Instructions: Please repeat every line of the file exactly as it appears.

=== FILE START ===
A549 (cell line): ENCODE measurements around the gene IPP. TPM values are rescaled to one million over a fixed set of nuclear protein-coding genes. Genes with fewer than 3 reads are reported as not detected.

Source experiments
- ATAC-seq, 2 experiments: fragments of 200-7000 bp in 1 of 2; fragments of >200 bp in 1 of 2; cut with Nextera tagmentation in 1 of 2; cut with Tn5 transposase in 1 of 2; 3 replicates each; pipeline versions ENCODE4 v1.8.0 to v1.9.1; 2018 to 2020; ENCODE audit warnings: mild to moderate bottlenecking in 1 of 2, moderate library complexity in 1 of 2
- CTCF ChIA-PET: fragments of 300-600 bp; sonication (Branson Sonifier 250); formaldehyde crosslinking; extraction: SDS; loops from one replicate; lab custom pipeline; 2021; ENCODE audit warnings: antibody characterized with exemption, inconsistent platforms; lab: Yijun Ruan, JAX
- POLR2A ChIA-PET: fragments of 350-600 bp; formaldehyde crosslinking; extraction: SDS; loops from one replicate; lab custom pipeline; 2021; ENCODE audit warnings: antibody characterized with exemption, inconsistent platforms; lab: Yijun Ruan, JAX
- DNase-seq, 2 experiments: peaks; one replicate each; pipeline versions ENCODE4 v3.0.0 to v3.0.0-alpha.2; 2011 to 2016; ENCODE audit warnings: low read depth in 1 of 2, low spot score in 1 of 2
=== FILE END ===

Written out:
A549 (cell line): ENCODE measurements around the gene IPP. TPM values are rescaled to one million over a fixed set of nuclear protein-coding genes. Genes with fewer than 3 reads are reported as not detected.

Source experiments
- ATAC-seq, 2 experiments: fragments of 200-7000 bp in 1 of 2; fragments of >200 bp in 1 of 2; cut with Nextera tagmentation in 1 of 2; cut with Tn5 transposase in 1 of 2; 3 replicates each; pipeline versions ENCODE4 v1.8.0 to v1.9.1; 2018 to 2020; ENCODE audit warnings: mild to moderate bottlenecking in 1 of 2, moderate library complexity in 1 of 2
- CTCF ChIA-PET: fragments of 300-600 bp; sonication (Branson Sonifier 250); formaldehyde crosslinking; extraction: SDS; loops from one replicate; lab custom pipeline; 2021; ENCODE audit warnings: antibody characterized with exemption, inconsistent platforms; lab: Yijun Ruan, JAX
- POLR2A ChIA-PET: fragments of 350-600 bp; formaldehyde crosslinking; extraction: SDS; loops from one replicate; lab custom pipeline; 2021; ENCODE audit warnings: antibody characterized with exemption, inconsistent platforms; lab: Yijun Ruan, JAX
- DNase-seq, 2 experiments: peaks; one replicate each; pipeline versions ENCODE4 v3.0.0 to v3.0.0-alpha.2; 2011 to 2016; ENCODE audit warnings: low read depth in 1 of 2, low spot score in 1 of 2